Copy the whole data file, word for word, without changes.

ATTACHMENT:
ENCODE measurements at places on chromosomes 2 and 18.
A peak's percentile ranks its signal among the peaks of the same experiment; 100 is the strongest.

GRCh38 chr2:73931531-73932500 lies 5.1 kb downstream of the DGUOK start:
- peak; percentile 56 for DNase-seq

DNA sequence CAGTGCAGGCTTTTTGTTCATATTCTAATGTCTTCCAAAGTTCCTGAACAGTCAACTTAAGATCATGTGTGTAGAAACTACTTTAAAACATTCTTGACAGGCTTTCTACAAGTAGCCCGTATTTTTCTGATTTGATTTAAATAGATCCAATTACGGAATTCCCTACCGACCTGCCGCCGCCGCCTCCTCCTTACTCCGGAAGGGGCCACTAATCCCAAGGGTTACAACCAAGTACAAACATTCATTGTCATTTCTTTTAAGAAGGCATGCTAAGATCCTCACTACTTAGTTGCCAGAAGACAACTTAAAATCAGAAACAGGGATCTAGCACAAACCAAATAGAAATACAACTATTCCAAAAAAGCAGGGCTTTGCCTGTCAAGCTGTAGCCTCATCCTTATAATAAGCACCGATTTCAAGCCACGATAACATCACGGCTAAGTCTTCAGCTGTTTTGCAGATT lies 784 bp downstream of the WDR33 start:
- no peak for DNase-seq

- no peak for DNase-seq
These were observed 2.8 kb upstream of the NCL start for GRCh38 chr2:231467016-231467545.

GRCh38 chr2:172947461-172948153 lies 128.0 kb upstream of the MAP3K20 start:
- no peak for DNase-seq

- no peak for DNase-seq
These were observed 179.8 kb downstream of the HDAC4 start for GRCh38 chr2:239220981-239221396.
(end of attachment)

ENCODE measurements at places on chromosomes 2 and 18.
A peak's percentile ranks its signal among the peaks of the same experiment; 100 is the strongest.

GRCh38 chr2:73931531-73932500 lies 5.1 kb downstream of the DGUOK start:
- peak; percentile 56 for DNase-seq

DNA sequence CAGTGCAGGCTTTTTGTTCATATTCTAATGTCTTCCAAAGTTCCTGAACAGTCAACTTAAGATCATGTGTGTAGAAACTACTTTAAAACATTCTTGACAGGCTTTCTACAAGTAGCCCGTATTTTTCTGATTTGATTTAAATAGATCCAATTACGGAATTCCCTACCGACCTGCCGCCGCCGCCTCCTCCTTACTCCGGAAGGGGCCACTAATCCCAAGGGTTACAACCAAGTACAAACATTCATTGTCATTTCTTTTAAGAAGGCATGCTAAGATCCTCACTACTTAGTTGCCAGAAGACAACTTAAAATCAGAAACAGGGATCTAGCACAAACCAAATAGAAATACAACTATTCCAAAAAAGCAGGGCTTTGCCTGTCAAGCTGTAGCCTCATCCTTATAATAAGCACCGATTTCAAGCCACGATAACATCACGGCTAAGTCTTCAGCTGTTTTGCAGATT lies 784 bp downstream of the WDR33 start:
- no peak for DNase-seq

- no peak for DNase-seq
These were observed 2.8 kb upstream of the NCL start for GRCh38 chr2:231467016-231467545.

GRCh38 chr2:172947461-172948153 lies 128.0 kb upstream of the MAP3K20 start:
- no peak for DNase-seq

- no peak for DNase-seq
These were observed 179.8 kb downstream of the HDAC4 start for GRCh38 chr2:239220981-239221396.